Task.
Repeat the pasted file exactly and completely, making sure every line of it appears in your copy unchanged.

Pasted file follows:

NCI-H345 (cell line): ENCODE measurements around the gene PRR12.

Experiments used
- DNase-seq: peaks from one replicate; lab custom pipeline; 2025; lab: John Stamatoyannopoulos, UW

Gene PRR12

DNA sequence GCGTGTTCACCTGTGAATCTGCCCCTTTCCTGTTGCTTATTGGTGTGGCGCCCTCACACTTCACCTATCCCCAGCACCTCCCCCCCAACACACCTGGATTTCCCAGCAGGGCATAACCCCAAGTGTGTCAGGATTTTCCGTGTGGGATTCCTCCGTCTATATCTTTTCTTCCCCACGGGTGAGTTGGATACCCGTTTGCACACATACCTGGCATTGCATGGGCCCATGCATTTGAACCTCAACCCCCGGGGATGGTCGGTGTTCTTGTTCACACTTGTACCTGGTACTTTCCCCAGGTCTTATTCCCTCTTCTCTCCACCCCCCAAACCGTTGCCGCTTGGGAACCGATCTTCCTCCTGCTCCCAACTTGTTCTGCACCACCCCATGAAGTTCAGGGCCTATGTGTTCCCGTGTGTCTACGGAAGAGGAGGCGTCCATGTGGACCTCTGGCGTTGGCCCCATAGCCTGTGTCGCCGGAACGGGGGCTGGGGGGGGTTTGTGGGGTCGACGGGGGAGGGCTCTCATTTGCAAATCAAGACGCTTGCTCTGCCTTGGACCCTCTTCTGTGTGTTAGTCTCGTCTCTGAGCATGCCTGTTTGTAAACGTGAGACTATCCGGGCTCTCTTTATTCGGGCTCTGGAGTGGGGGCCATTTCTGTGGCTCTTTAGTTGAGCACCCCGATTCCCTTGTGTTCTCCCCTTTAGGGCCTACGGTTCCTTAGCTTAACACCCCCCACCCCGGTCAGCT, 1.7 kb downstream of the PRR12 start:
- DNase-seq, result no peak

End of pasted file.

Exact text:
NCI-H345 (cell line): ENCODE measurements around the gene PRR12.

Experiments used
- DNase-seq: peaks from one replicate; lab custom pipeline; 2025; lab: John Stamatoyannopoulos, UW

Gene PRR12

DNA sequence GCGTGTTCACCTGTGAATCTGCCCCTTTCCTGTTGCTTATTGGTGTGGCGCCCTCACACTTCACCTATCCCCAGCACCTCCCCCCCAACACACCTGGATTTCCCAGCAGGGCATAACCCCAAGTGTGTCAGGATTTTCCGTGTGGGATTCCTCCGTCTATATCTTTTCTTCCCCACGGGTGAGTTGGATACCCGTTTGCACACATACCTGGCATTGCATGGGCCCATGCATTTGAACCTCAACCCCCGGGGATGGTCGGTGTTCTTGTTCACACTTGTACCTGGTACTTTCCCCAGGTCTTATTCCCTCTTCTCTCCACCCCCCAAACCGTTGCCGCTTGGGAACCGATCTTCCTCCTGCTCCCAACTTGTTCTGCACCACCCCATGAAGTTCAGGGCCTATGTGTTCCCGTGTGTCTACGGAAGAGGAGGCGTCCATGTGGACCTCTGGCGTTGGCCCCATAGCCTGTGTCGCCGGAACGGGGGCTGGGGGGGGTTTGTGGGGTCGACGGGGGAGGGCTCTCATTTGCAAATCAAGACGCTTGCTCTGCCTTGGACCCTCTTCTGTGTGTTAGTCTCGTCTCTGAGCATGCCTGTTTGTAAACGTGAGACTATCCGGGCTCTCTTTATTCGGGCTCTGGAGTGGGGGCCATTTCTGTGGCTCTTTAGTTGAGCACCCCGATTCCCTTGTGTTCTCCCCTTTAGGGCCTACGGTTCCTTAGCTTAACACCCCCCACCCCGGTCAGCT, 1.7 kb downstream of the PRR12 start:
- DNase-seq, result no peak